Like most online publishers, the New York Times is fighting an ongoing guerrilla war against ad blocking, a phenomenon that a recent study said could lead to more than $35 billion in losses for media companies by 2020. NYT chief executive Mark Thompson now says he is even considering what amounts to a nuclear option: Banning users with ad blockers completely.
Thompson talked about the newspaper’s plans at a special symposium convened by the Interactive Advertising Bureau, called the “Ad Blocking and User Experience Summit.” Despite the friendly-sounding name, it was clear from much of the discussion at the conference that publishers and advertisers alike believe they are at war, and they are prepared to pull out the big guns.
Although Thompson said the paper is “not there yet,” he said the Times is ready and willing to cut off non-subscribers who refuse to add the newspaper to a white list in their ad blocking software. “No one who refuses to contribute to the creation of high quality journalism has the right to consume it,” he said in his keynote address.
The Times may see its battle against ad blocking as a kind of holy war in defense of high-quality journalism, but the readers it is fighting against see it very differently. A glimpse of that tension can be seen in the thousands of comments that Reddit users—many of them Times readers and subscribers—have left on a thread about the news organization’s plans.
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“We do not refuse to contribute, we refuse to lose privacy and security from malicious ads,” said one user. Another said that publishers have “ruined their chance of advertising to us by being obnoxious and dangerous and we fought back by actively removing their ads from our experience. They can’t do anything to make the average user go back to not using adblock now.” Another remarked that the ad blocking phenomenon is “a grave that [publishers] dug themselves.”
In his keynote, Thompson admitted that publishers and media companies have created much of the ad blocking problem themselves through the use of intrusive and annoying ads. But despite the newspaper’s successful paywall, the Times CEO said it will always rely on advertising. “We do not believe that we will ever be able to sustain Times journalism or The New York Times as a flourishing business without an advertising business of real scale,” he said.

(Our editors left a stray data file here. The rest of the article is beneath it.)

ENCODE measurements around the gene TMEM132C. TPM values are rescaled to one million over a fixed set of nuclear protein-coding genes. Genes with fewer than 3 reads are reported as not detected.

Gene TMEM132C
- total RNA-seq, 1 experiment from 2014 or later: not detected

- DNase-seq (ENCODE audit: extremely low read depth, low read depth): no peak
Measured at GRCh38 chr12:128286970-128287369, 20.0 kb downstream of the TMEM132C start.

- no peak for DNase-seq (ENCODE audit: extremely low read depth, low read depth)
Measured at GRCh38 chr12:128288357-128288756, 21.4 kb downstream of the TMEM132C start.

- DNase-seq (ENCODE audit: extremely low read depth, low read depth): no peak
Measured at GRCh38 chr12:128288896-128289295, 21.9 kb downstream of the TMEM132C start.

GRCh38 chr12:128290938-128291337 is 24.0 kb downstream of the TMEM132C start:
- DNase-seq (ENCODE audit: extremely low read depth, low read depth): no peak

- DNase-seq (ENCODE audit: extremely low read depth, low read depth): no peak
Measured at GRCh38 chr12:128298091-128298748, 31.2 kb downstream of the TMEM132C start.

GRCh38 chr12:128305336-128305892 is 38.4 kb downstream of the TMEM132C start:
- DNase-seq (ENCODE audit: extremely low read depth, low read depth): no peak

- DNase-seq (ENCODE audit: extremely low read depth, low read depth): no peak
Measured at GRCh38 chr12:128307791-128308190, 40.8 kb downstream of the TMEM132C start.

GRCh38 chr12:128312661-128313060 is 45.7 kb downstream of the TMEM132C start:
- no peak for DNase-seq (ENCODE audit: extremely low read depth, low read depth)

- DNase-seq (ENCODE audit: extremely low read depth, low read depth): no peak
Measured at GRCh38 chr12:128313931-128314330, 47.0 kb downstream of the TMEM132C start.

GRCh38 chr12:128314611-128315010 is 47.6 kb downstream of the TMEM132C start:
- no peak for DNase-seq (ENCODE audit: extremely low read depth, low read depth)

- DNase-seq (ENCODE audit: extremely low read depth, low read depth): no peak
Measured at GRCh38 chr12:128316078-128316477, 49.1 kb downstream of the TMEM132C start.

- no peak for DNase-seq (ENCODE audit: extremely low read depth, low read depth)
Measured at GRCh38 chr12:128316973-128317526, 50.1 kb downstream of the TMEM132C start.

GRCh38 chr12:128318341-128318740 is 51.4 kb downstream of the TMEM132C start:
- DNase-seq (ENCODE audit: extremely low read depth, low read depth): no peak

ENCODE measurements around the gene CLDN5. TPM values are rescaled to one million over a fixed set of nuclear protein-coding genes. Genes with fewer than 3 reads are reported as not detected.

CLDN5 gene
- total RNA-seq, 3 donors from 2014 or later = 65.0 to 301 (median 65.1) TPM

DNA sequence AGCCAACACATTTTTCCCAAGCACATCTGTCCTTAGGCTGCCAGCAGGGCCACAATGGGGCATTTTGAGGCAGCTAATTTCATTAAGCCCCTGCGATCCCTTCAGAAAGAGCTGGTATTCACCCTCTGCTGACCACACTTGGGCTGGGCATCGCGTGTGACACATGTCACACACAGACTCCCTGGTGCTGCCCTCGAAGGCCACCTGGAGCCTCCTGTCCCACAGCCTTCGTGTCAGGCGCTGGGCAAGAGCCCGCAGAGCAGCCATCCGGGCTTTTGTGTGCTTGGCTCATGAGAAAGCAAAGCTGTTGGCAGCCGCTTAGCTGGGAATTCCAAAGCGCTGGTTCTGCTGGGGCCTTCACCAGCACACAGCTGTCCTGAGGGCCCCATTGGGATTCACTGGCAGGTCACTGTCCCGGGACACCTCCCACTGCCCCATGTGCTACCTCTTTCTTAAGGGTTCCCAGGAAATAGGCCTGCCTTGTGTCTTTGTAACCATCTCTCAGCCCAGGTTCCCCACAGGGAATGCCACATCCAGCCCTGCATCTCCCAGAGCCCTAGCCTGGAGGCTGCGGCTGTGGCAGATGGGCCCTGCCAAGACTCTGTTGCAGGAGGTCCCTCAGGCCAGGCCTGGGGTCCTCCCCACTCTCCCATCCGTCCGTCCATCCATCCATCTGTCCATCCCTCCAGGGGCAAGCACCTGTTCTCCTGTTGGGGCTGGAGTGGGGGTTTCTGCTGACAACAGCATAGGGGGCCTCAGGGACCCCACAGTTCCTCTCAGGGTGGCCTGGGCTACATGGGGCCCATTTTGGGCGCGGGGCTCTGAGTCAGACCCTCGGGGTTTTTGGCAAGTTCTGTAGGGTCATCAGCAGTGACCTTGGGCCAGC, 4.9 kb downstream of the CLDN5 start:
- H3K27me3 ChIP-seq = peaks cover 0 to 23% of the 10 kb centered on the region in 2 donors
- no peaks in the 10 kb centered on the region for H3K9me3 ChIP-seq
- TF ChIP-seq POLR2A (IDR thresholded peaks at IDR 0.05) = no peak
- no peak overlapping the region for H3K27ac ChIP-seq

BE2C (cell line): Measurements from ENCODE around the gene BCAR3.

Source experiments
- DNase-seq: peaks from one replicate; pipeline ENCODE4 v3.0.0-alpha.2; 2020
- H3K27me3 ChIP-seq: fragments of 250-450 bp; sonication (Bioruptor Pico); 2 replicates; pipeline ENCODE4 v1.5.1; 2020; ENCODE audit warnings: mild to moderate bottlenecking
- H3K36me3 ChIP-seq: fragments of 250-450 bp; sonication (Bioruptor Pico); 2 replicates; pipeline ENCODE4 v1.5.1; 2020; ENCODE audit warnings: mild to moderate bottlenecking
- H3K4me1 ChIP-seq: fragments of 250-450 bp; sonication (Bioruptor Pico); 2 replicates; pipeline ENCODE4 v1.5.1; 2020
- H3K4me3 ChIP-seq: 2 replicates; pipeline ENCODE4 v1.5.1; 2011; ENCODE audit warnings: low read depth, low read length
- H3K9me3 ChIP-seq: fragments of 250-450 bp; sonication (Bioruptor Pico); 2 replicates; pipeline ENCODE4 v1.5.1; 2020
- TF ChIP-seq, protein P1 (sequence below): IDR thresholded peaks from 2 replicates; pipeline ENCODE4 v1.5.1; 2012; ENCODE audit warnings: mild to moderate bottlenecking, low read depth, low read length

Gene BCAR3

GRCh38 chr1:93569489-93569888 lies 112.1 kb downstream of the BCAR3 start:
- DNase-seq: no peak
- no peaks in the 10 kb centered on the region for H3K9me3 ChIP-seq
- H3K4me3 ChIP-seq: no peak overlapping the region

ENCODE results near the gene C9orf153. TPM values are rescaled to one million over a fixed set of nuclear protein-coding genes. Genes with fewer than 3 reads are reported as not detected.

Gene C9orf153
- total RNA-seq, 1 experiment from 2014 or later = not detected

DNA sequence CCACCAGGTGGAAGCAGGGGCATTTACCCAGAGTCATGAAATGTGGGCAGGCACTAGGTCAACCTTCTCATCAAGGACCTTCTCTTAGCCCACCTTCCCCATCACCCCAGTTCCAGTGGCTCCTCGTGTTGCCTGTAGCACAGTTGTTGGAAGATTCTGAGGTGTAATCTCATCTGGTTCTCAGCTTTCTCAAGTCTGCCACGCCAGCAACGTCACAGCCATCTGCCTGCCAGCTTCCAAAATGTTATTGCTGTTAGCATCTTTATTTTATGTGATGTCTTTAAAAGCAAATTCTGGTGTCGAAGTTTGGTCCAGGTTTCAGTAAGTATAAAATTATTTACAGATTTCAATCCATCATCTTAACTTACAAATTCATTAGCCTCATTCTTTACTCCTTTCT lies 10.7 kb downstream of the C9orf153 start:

Thompson told the IAB conference that the Times has been experimenting with two different kinds of ad blocking messages to users, one that allows them to dismiss the pop-up and continue reading the site for free, and another that can’t be dismissed.
About 30% of those who got the dismissible kind of pop-up message added the Times to a white-list in their ad blocking software, the New York Times CEO said, and about 40% of those who got the non-dismissible kind did so. That means if the newspaper decided to go with the nuclear option of banning all users with ad blockers, 60% or more of those users would go away, which would have a direct impact on the traffic numbers advertisers look at.
In addition to those hostile options, Thompson told the IAB that the Times is considering offering its subscribers a more expensive tier that would remove ads from the site, a response to criticism from some subscribers who complain about being subjected to ads even though they already pay for the paper. But could the Times earn enough from these higher subscriptions to make up for the loss of advertising revenue? That’s the multimillion-dollar question.